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Published: 22 December 2023
Contributors: Alice Gomstyn, Alexandra Jonker

What is climate change?

In general, climate change refers to any shift in the Earth’s long-term weather patterns. Today, climate change refers specifically to global warming, the documented global temperature increase of the Earth’s surface since the late 1800s.

While natural causes such as solar or volcanic activity can lead to climate change, experts widely consider the global climate changes from the 20th century to the present day to result from human activity. Primarily, these activities involve the burning of fossil fuels, a process that releases carbon dioxide into the atmosphere.

The effects of climate change include extreme weather events such as droughts and heatwaves, changing ecosystems and impacts on human health and well-being. But mitigation of climate change is possible. Climate actions and sustainability efforts such as significant reductions in greenhouse gas emissions, advancements in renewable energy and progress toward the United Nations’ Sustainable Development Goals (SDGs) can alter future climate trajectories.

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Natural causes of climate change

The Earth’s climate system has always been dynamic. Over the last 800,000 years, for instance, the planet has seen eight ice ages, with arctic ice sheets covering significant portions of North America, Europe and Asia. Climate science experts have determined that during the last ice age more than 11,000 years ago, global temperatures were about 6°C (11°F) lower on average than 20th century global temperatures. 

Warmer periods follow ice ages and, according to NASA scientists, these climate cycles are linked to Milankovitch cycles: a series of orbital motions that affect how much light and energy the Earth absorbs from the sun.1

There are other natural climate drivers, also known as “climate forcings”. Large volcanic eruptions qualify as climate forcings because sulfur dioxide emissions from eruptions can have a temporary cooling effect. Sulfur dioxide converts into sulfuric acid that condenses into aerosols in the atmosphere, reflecting the sun’s radiation away from Earth’s atmosphere. The US Geological Survey calls the 1991 eruption of Mount Pinatubo in the Philippines “a standout in its climate impact” as it generated the largest-observed sulfur dioxide cloud in history and cooled the Earth for three years.2

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The human activities causing climate change

It is widely held by climate scientists that today’s largest drivers of climate change—and in particular of global warming—are human activities. The most impactful of these activities is the burning of fossil fuels, namely coal, natural gas and oil. Fossil fuel combustion generates greenhouse gas emissions, including emissions of carbon dioxide and methane. 

Carbon dioxide and methane are called greenhouse gases because they form a barrier that traps heat in the Earth’s atmosphere in much the same way a greenhouse’s glass walls and ceiling trap heat indoors. This heat trapping, called the greenhouse effect, leads to global warming of the Earth’s surface.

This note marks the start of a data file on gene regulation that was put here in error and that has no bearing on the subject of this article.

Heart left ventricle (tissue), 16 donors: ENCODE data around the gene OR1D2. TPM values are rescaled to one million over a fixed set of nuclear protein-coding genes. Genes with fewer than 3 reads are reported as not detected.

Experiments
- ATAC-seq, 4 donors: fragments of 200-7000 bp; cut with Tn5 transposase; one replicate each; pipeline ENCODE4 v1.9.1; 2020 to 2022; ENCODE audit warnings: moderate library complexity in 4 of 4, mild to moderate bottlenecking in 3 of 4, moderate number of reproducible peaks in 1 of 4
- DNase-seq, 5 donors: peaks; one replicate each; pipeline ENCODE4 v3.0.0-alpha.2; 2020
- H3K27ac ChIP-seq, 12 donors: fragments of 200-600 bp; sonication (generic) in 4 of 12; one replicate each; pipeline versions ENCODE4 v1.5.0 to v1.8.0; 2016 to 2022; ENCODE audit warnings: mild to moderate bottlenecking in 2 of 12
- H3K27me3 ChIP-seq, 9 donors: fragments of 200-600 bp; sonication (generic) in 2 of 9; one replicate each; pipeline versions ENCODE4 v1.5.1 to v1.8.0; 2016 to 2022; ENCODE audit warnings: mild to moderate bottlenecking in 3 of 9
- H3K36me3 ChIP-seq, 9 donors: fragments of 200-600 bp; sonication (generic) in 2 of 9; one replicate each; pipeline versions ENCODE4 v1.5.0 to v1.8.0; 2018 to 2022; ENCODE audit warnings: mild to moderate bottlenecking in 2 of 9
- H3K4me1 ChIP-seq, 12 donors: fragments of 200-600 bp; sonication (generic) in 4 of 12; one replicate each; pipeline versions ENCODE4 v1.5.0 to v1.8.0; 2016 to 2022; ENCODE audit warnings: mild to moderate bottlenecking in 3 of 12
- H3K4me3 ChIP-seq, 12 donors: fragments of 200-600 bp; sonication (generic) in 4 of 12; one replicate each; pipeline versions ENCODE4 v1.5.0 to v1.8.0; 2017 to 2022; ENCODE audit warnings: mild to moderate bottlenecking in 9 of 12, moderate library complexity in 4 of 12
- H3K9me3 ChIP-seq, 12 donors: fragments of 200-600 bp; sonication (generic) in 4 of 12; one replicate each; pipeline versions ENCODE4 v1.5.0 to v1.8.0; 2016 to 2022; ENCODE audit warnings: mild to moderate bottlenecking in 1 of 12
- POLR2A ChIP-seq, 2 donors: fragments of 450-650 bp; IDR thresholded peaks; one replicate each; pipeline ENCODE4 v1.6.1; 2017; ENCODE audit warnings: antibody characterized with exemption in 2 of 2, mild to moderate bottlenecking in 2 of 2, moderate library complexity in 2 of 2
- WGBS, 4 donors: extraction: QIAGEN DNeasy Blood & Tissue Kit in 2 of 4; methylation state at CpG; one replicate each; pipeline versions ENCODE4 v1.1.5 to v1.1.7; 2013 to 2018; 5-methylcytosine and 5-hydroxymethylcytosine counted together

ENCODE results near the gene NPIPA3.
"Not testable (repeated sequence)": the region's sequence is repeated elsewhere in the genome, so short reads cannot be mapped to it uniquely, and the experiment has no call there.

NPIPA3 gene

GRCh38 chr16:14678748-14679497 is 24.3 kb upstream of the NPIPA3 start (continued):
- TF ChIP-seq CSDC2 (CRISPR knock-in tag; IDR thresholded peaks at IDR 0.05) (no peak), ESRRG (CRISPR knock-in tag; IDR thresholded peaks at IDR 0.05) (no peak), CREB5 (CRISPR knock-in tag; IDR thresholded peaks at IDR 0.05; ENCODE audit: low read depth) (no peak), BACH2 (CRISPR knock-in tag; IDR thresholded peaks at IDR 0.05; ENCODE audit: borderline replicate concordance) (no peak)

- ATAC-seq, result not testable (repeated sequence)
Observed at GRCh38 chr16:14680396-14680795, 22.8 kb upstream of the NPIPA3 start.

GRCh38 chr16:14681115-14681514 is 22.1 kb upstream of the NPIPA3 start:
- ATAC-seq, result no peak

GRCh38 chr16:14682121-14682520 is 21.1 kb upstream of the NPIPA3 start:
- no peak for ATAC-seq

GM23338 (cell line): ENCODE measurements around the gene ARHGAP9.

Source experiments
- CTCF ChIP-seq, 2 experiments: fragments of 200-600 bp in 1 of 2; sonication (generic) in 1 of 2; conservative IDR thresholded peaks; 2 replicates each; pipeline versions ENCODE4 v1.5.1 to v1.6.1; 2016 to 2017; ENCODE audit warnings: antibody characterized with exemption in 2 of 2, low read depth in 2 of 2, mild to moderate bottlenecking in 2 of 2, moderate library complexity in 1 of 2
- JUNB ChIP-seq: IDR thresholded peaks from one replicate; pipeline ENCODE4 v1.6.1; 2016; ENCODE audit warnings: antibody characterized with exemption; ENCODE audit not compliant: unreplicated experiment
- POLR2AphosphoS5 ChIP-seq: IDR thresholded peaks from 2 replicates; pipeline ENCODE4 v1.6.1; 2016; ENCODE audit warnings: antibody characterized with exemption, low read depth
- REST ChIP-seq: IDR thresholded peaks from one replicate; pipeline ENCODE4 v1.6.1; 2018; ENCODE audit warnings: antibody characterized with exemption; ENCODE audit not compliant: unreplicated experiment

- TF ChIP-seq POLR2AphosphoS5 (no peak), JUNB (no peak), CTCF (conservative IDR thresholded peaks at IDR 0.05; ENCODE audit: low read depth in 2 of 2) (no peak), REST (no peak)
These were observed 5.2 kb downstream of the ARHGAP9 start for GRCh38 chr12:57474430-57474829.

Most greenhouse gas emissions are anthropogenic, which means humans and human activity cause them. According to the Intergovernmental Panel on Climate Change (IPCC), approximately 79% of all global greenhouse gas emissions stem from the energy, industrial, transportation and building sectors of the economy.3 Agriculture, forestry and other land use also generate a significant amount of emissions. For example, trees are natural stores of carbon, but deforestation—clearing away trees to make way for agriculture or other uses—releases that carbon into the atmosphere as carbon dioxide. 

Today, we are focusing more than ever on how humans affect the climate, but human activities have been significantly changing the climate worldwide for over a century. To trace the origins of humanity’s measurable impact on Earth’s climate, look to the Industrial Revolution. As agrarian societies transformed into industrial ones by the late 1800s, fossil fuels increasingly powered the machinery and technology critical to the transformation. By the mid-20th century, carbon dioxide emissions totaled about 5 gigatons per year, then rose precipitously to 35 gigatons per year by the end of the century.

The impacts of anthropogenic climate change

As a result of climate change, the Earth has experienced global warming, including the warmest decade on record between 2011–2020, according to the National Oceanic and Atmospheric Administration (NOAA). On the Earth’s surface, the average temperature is about 1.1°C (1.98°F) warmer today than it was before the industrial revolution. 

This one-digit temperature increase is having profound effects on the planet. Scientists have found strong evidence that the temperature rise is contributing to:

  • Extreme weather events
  • Changes to natural ecosystems
  • Harm to human health and well-being
Extreme weather events

As the Earth’s temperature continues to rise, dangerous heat waves are becoming more common. Heat can lead to more water evaporation, increasing the frequency of droughts. Dryer conditions also lead to dryer vegetation, which can fuel wildfires.

In other parts of the planet, more evaporation and increases in atmospheric water vapor is causing heavy precipitation and flooding. According to NOAA, experts expect that rainfall rates from tropical cyclones in particular to increase by 10%–15%.4

Changes to natural ecosystems

While extreme weather events take place over a discrete period of time, natural ecosystems are undergoing long-term changes and declines in biodiversity. For instance, higher temperatures are gradually melting Arctic Sea ice and glaciers, threatening wildlife ranging from polar bears to fish. Higher ocean temperatures in warmer climates like Australia and Florida are devastating coral reefs. Marine life is also at risk from ocean acidification, stemming from the absorption of carbon dioxide by seawater. 

Meanwhile, as some species suffer as a result of climate change, some invasive species are thriving, spreading beyond their original geographic ranges. For instance, milder winters in the United States might be helping an invasive vine called kudzu move to new areas and overtake native species, such as grasses and trees.5 According to the IPCC, climate change impacts on some ecosystems are irreversible.

Harm to human health and well-being